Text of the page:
This is the winning entry for Restless Development and The Financial Time’s writing Challenge Category B (13-15 years old age category).
My grandmother is reminiscing, pouring over the long, black and white school photograph she keeps in a cardboard tube. Once I have finally identified her amongst the hair bobs and freckled faces, she starts pointing to other girls: Joan on her left who went on to be a nurse; Ann on the row behind who became a teacher.
“And that girl there is Maureen,” she says. “She was my best friend, but we lost touch soon after. She left school at 15 because her family couldn’t afford the uniform.”
We pause for a moment and stare at Maureen’s picture. Despite her matter-of-fact tone, my grandmother seems suddenly aware of the enormity of what she has said. What life might Maureen have had if her family had been able to buy the blazer and tie required to attend Abbeydale Grammar School for Girls in Sheffield in 1957?
Sometimes we need to remember what happened here a lifetime ago to strengthen our resolve that something similar shouldn’t happen now, anywhere in the world. Globally, 129 million girls are out of school. According to UNICEF, only 49 per cent of countries have achieved gender parity in primary education, a gap that widens to only 24 per cent for upper secondary education.
To help more girls stay in school, we need first to acknowledge gender differences. A teenager suddenly burdened with extra caring responsibilities and family financial pressures needs flexibility in how her education is delivered. Distance learning via radio programmes could be supported by teachers who travel around communities, visiting young mothers trying to re-enter education or students excluded by a dangerous school commute. In Zimbabwe, UNICEF is working with the Government and Microsoft on the Learning Passport, a platform that provides flexible online and offline educational content in many different languages.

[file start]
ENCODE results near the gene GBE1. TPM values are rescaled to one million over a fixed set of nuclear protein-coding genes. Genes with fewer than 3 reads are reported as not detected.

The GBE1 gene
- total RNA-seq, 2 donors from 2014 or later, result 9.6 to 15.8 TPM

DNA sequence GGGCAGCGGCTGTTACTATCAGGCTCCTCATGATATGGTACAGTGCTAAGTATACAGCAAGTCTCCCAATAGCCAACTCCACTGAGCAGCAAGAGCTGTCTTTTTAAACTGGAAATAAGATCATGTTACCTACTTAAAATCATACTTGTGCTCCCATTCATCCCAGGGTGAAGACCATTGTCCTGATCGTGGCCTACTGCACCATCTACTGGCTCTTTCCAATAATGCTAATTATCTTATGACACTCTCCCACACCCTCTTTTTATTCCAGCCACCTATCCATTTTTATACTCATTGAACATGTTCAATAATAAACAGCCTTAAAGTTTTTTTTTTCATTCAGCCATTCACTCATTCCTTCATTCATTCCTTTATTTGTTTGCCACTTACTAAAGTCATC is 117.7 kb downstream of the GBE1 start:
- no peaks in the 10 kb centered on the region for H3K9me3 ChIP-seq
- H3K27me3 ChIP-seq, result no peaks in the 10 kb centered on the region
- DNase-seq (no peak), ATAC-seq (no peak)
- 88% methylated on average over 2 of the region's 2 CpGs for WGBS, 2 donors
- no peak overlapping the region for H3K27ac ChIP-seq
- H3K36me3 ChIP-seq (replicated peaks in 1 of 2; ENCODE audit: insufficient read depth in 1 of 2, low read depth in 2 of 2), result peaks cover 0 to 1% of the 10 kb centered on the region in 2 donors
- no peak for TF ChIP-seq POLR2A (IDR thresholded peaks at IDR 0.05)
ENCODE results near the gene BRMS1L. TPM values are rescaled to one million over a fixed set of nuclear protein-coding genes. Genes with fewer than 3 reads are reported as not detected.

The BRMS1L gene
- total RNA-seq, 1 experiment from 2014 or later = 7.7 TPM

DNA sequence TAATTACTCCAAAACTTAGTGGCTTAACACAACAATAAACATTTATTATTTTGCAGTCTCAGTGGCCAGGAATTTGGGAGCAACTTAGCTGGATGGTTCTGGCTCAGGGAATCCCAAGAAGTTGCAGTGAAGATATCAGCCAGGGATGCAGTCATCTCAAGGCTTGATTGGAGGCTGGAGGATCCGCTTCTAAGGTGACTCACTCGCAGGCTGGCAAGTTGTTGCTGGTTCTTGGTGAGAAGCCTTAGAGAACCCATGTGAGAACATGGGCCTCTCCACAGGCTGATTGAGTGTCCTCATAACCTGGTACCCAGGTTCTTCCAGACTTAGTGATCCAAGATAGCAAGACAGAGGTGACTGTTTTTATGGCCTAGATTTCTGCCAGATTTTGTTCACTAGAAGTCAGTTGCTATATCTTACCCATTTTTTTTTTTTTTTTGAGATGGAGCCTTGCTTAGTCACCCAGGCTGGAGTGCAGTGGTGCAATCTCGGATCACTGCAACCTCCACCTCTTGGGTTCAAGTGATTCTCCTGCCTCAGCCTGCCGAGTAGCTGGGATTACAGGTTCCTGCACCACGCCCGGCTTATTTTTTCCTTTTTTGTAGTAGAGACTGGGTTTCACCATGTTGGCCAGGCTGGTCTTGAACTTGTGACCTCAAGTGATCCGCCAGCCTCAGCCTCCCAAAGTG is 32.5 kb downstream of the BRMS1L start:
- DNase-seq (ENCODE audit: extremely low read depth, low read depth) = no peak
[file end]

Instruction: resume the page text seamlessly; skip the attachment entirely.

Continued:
Secondly, we must adapt where they learn. Too many schools were not designed with girls in mind and do not meet their safety, hygiene or sanitation needs. Having your period doesn’t make you dirty and shouldn’t stop you from going to school. But when you get there, you need access to sanitary products and a private bathroom.
Finally, we need to evolve what they learn – and that applies to boys as well as girls. For societies to value women and for girls to feel safe in classrooms, gender stereotypes and negative gender portrayals must be removed from learning materials. Girls need to be supported in the subjects that engage them and encouraged in their career choices, including those in which they are underrepresented. According to UNICEF, gender-equitable education systems promote the development of the life skills we all need to succeed: like communication, negotiation and critical thinking. Properly trained teachers are crucial to delivering these.
Nearly 65 years ago, my grandmother’s best friend left school before she was ready because she had no choice. We can choose to help today’s Maureen’s – and Rehema’s and Makena’s – stay in education by making it more accessible and relevant. If girls feel safe and comfortable in school, they will thrive.
This writing challenge is part of Restless Development’s Power Up Appeal, which is raising money to help girls in Sierra Leone go to school, get their education and shape their own futures. Every pound given to the Power Up Appeal until 6 June 2022 will be doubled by the UK Government. Feat
Feature Photo by Deleece Cook on Unsplash